A sense of community with your grief

I am not one to share on social media how a celebrity death affects me, although I have written this blog post. Many people find comfort posting about their celebrity crushes and connecting about the loss. Often grief is a solitary activity, you don’t have to feel alone in today’s world. You can see how other people care about the celebrity’s death as much as you do and bond together.

An opportunity to heal

Although you may never know the celebrity you grieve for, their passing can be a trigger to your own emotional wounds. In their death, unknowingly, they offer you an opportunity to look in the mirror and heal past pain.

Lisa Hutchison LMHC is the Amazon bestselling author of I Fill My Cup: A Journal for Compassionate Helpers and the kindle book Setting Ethical Limits for Caring & Competent Professionals. Lisa is a licensed psychotherapist and writing coach who helps sensitive souls not just survive but shine. Pick up her FREE gift 8 Simple Things That Release Chaos from Your Life Now!  at http://www.lisahutchison.net

 

 

Are you feeling pressure to do more with life?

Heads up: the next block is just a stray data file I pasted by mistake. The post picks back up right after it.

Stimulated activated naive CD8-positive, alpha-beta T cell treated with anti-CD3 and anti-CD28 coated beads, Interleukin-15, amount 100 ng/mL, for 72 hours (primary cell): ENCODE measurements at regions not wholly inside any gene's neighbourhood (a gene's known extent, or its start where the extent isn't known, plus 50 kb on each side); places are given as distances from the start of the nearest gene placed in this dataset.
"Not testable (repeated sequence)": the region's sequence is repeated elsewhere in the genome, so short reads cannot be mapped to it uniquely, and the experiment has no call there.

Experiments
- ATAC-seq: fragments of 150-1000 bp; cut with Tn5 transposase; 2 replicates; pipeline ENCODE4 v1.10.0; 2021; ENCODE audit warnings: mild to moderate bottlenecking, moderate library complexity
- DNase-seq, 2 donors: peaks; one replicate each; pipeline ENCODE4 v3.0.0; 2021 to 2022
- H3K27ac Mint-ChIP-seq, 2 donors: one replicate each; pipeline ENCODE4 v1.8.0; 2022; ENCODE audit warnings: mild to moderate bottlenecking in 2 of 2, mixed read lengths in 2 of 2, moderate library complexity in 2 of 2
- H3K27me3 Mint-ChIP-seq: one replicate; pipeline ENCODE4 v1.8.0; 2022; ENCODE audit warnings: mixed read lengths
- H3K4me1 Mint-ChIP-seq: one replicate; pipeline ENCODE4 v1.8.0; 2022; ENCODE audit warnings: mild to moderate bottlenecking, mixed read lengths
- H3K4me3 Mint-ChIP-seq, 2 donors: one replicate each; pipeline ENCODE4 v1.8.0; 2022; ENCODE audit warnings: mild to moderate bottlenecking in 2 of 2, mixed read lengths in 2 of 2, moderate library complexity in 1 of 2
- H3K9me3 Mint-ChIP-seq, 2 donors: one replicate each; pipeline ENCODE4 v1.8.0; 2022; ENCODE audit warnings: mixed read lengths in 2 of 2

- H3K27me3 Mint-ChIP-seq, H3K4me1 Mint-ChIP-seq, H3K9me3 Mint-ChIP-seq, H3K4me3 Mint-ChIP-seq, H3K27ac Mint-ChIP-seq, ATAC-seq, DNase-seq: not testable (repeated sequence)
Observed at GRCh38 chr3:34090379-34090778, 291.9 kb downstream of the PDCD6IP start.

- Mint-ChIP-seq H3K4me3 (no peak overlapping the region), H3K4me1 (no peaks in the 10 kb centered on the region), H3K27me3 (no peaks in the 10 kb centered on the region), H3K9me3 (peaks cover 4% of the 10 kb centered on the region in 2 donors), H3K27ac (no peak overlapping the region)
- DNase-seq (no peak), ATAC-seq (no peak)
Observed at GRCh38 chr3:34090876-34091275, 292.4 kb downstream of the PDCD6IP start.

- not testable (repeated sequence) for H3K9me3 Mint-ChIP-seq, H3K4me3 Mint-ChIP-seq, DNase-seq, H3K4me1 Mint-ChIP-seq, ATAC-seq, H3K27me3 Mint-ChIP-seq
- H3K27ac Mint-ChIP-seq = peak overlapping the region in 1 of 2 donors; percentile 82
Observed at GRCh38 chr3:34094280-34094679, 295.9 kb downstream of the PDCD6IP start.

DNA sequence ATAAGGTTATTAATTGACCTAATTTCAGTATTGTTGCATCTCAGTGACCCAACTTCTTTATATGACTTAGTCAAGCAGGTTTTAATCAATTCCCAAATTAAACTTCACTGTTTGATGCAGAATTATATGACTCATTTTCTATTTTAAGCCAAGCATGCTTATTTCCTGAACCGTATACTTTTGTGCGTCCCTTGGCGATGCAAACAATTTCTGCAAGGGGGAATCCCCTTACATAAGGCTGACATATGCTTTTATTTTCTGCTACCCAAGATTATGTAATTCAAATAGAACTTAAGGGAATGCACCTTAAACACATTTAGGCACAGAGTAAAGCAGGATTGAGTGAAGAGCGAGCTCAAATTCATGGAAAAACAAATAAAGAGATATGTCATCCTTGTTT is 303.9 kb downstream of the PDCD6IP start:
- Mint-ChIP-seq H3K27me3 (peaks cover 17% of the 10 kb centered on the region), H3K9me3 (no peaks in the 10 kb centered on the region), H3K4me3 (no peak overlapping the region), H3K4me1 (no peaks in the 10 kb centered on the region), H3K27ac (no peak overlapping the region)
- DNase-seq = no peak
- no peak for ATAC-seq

Many sensitive souls I work for feel pressure to do more with their life. This burden can originate from your own internal process but also external forces, such as parents, relatives and friends. One common theme is a drive to move forward in some great way, yet you are unsure of what that is or where you are going. This weight is felt emotionally and can be expressed as restlessness, anxiety and depression.

Are you feeling pressured to do more in life-

 

My personal story

For me, this stress began in childhood. I was born an empath and experienced my father’s sudden death when I was 5 years old and my brother-in-law’s death when I was 15 years old. From these experiences, I felt I don’t have a lot of time in life. In some ways this awareness has made my life richer and more beautiful because I push myself to not have any regrets. In other ways, it has caused me great pain.